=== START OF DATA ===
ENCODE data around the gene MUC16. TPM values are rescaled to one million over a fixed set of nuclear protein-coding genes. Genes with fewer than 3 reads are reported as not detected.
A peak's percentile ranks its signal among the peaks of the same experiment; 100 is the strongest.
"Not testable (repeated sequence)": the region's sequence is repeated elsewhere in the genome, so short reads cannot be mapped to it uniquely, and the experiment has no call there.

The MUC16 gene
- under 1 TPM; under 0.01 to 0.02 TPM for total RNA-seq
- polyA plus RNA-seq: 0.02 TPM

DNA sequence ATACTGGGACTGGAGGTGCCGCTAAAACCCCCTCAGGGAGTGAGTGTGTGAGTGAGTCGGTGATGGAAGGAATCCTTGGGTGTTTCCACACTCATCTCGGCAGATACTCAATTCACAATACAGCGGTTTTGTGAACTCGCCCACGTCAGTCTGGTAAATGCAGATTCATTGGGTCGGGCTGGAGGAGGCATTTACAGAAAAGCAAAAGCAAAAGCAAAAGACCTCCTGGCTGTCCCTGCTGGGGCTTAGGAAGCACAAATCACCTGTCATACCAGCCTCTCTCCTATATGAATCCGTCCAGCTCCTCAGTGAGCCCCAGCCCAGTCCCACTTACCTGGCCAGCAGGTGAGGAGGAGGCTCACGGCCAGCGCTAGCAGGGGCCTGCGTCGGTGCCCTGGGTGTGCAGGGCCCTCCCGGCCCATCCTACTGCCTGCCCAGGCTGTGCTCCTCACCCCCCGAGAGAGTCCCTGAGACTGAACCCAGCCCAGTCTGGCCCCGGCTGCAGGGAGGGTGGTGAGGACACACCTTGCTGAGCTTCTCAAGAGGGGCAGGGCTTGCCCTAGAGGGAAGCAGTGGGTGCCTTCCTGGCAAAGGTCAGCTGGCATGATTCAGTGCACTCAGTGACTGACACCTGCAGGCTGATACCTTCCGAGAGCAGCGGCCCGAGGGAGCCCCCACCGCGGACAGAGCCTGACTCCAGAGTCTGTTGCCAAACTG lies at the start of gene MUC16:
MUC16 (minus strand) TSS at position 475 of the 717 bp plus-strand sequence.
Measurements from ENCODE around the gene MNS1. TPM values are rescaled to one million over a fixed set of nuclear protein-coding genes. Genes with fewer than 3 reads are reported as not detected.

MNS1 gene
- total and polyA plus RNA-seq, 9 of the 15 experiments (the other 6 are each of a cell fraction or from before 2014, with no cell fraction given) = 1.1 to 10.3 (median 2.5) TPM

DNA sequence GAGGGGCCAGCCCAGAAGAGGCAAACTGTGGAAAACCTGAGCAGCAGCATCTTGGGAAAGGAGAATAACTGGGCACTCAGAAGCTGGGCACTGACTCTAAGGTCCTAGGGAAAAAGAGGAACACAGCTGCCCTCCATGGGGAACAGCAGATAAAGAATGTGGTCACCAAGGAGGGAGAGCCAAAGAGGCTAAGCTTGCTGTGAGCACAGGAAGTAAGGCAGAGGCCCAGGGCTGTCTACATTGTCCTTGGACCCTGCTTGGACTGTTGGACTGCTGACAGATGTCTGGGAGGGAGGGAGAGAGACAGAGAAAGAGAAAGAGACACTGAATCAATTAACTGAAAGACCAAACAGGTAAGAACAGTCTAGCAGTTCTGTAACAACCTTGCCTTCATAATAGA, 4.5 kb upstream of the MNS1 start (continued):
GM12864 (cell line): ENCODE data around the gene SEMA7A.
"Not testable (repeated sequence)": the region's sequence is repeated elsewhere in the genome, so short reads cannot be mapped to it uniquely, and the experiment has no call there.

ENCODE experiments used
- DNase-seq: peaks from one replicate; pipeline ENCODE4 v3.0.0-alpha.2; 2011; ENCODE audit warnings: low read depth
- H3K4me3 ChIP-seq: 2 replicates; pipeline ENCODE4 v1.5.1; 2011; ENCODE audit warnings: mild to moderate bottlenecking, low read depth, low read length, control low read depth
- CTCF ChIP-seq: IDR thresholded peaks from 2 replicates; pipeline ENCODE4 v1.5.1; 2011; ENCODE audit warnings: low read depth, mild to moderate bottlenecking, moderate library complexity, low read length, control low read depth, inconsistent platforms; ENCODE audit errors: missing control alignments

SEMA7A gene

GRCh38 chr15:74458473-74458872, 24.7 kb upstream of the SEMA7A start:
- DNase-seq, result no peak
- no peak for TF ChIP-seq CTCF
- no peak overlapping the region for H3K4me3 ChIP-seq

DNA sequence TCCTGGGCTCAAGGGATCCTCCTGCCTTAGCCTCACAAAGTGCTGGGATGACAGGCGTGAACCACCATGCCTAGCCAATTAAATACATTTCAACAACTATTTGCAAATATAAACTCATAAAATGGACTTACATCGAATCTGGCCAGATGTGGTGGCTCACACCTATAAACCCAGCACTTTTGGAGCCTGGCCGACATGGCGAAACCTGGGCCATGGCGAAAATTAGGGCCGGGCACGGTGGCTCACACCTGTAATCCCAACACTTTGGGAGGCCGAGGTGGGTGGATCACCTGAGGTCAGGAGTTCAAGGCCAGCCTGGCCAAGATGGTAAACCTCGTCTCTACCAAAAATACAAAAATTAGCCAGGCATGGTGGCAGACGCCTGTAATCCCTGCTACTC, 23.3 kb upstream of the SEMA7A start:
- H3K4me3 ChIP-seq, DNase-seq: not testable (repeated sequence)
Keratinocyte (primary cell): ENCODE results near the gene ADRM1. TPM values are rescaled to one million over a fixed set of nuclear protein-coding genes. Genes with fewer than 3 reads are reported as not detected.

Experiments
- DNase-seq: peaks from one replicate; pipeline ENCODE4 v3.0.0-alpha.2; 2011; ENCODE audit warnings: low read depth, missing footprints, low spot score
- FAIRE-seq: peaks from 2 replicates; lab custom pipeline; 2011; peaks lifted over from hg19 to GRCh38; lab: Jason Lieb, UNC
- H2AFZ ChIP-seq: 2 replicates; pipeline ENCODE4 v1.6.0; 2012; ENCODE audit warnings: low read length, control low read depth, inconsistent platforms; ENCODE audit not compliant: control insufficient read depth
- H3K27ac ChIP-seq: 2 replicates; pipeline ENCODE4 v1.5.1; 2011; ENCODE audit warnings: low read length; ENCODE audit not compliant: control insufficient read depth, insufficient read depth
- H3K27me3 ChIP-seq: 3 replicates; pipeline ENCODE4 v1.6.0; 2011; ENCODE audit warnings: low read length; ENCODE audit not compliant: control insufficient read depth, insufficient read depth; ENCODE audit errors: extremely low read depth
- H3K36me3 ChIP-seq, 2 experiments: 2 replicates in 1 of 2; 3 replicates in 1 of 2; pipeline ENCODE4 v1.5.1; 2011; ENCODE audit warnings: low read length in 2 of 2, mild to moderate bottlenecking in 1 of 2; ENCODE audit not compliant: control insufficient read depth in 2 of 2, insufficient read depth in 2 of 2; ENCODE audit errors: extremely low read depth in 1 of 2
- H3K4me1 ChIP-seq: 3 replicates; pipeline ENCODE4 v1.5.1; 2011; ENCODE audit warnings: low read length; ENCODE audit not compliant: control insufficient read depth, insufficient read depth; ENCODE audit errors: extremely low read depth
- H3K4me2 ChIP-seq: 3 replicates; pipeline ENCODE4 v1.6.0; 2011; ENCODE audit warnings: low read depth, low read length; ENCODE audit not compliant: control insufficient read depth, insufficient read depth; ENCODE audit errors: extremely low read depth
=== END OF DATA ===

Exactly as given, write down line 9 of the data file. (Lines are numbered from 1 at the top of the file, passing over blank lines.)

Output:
Measurements from ENCODE around the gene MNS1. TPM values are rescaled to one million over a fixed set of nuclear protein-coding genes. Genes with fewer than 3 reads are reported as not detected.